Remembering & Interpretation



Lines of Sight, Frances Presley (Shearsman Books)



Much of Frances Presley's work is to do with remembering, remembering and interpretation. Whether she is engaging with the landscape of Exmoor or the recollection of her mother's experience of being captured by the Japanese during WW2, there's always a need to understand, to appropriate the experience in some way by giving a sense of meaning to her experience in time or place. If this sounds a bit 'heavy' or 'mock profound' I can only say that Presley's explorations are often tentative and cautious, in the sense that she doesn't claim some overall position or omniscience, but her work is intriguingly textured, always stimulating to read and fuelled by curiosity. There's also a lot of humour in her poetry, either when she plays with language in a scholarly yet libidinous manner - Hare, for example, where the glossary is as pleasurable to read as 'the poem', and becomes a work of art in itself - or as in Strawberries, which is literally dazzling to look at and as good as any of Edwin Morgan's early computer-generated poems. This side of her writing reminds me most of Giles Goodland's work, where the playful and the serious are interlocked, so to speak.


There's a wide variety of page layout in this collection, often referring to the relationship between the nature of landscape and spatial design within the book. Presley's live performances of her work, particularly the Exmoor-based poems, which she co-presents with Tilla Brading, add extra dimensions of voice and computer-generated visuals. I have to say that I find her work more interesting on the page where it's easier to concentrate on individual pieces without feeling overloaded by a multi-media approach. I'm probably in a minority here, though, as I can remember the last time I saw Presley and Brading present their work live, several in the audience were intrigued by the notion of 'deep-mapping' which explored both landscape and language as a sort of cultural construct.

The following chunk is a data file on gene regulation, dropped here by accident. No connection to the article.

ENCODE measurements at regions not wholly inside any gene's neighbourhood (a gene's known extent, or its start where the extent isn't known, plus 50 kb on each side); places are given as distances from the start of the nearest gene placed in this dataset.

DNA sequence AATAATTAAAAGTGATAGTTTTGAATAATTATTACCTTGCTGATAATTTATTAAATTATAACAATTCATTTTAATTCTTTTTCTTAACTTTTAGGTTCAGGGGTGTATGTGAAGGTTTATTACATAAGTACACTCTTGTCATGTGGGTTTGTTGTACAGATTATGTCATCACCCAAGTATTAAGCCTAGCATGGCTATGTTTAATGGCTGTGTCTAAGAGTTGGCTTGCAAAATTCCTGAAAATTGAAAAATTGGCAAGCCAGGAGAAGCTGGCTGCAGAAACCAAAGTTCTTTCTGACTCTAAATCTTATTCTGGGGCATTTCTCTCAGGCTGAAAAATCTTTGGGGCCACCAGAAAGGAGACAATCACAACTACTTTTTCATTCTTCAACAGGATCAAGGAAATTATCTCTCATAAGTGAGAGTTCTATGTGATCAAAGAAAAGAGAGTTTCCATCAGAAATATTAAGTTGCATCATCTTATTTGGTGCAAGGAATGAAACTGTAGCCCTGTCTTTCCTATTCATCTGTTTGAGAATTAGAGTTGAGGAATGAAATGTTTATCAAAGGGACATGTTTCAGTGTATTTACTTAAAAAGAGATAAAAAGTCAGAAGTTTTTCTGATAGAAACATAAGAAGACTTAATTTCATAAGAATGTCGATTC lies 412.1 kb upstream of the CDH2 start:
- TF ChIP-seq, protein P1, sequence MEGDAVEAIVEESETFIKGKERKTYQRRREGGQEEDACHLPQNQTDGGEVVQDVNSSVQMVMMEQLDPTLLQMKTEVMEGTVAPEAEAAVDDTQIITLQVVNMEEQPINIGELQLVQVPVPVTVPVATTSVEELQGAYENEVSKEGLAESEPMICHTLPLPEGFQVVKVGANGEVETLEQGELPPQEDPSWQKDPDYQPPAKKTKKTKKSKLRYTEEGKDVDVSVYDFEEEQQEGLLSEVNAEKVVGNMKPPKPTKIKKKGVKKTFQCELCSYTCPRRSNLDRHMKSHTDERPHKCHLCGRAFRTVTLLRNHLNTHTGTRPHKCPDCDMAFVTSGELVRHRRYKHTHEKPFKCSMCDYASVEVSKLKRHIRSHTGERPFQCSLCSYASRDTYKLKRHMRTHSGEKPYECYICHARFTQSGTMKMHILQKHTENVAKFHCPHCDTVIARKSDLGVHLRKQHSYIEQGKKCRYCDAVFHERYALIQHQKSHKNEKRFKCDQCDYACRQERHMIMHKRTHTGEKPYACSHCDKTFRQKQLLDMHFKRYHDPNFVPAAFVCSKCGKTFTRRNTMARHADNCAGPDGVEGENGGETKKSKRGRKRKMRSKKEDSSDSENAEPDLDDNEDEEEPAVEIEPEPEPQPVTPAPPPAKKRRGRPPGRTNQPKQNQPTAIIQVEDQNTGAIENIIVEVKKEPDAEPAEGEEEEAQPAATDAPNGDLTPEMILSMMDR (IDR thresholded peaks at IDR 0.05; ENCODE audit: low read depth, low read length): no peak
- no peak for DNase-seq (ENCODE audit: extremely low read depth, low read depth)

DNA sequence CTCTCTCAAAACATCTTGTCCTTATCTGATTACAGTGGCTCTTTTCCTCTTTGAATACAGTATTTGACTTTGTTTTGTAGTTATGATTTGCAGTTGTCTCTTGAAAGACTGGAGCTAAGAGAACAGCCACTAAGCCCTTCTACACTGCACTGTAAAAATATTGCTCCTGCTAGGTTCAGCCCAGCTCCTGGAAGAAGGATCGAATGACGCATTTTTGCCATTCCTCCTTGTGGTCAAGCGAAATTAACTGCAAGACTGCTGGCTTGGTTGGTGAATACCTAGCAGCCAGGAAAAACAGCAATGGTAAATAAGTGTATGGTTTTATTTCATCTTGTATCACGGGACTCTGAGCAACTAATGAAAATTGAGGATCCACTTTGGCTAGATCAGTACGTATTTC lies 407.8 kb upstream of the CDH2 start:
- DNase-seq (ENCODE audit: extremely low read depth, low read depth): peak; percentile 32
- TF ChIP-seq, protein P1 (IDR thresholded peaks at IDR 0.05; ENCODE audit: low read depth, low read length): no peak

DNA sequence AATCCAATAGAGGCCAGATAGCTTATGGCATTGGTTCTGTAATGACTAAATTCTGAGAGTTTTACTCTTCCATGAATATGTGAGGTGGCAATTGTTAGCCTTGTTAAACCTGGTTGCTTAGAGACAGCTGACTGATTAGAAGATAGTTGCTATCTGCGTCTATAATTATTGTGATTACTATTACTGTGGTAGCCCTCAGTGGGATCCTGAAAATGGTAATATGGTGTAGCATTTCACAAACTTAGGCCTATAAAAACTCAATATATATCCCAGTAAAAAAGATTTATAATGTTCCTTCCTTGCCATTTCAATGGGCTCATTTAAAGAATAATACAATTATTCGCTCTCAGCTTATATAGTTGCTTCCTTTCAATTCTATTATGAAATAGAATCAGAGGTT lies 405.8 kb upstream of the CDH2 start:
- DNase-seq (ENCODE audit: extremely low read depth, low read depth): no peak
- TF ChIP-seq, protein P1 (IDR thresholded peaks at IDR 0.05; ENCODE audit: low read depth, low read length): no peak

The tentative element of Presley's work which I referred to earlier is most evident in Van Goor's/Mi Nature/English/Words/Book, where she re-examines her experience of learning some Dutch as a child and discovers that it's in the limitations of her knowledge that the most exploratory and playful writing is able to develop. Language sounds and shapes are central to these explorations which appear both scholarly and entertaining, two areas which don't always mesh together well. Curiosity is the essential value here and I'd say that it's Presley's driving force, whether in her engagement with Language and its history or with her relationship with the natural world and the landscapes of Exmoor.


Her work also has a polemical angle, particularly in the section which describes statues of women in public spaces - a rare phenomenon which I'm sure Marina Warner has written a book about - and her pieces on Margaret Thatcher are both funny and penetrating: 'I think I am being watched/she is safe behind glass/I am reflected/head height to her waist/-Bizarre innit?' (Thatcher at the Guildhall). The tone of these pieces together with a reference to the Labour MP Jeremy Corbyn in the notes suggests a republican sympathy.


There's a wide variety of writing in this chunky volume, from the inner-dialogue, diary-based constructions relating to her thoughts and feelings while walking across the moor, to the more humorous wordplay in Learning Letters, where the neologisms project the forward thrust of the poetry, quick-witted, across-language and verging on the manic, something I find vital and refreshing. It's good to see Presley's poetry included in Carrie Etter's Infinite Difference - Other Poetries by UK Women Poets because her work needs to be more widely discovered.


         Steve Spence 2010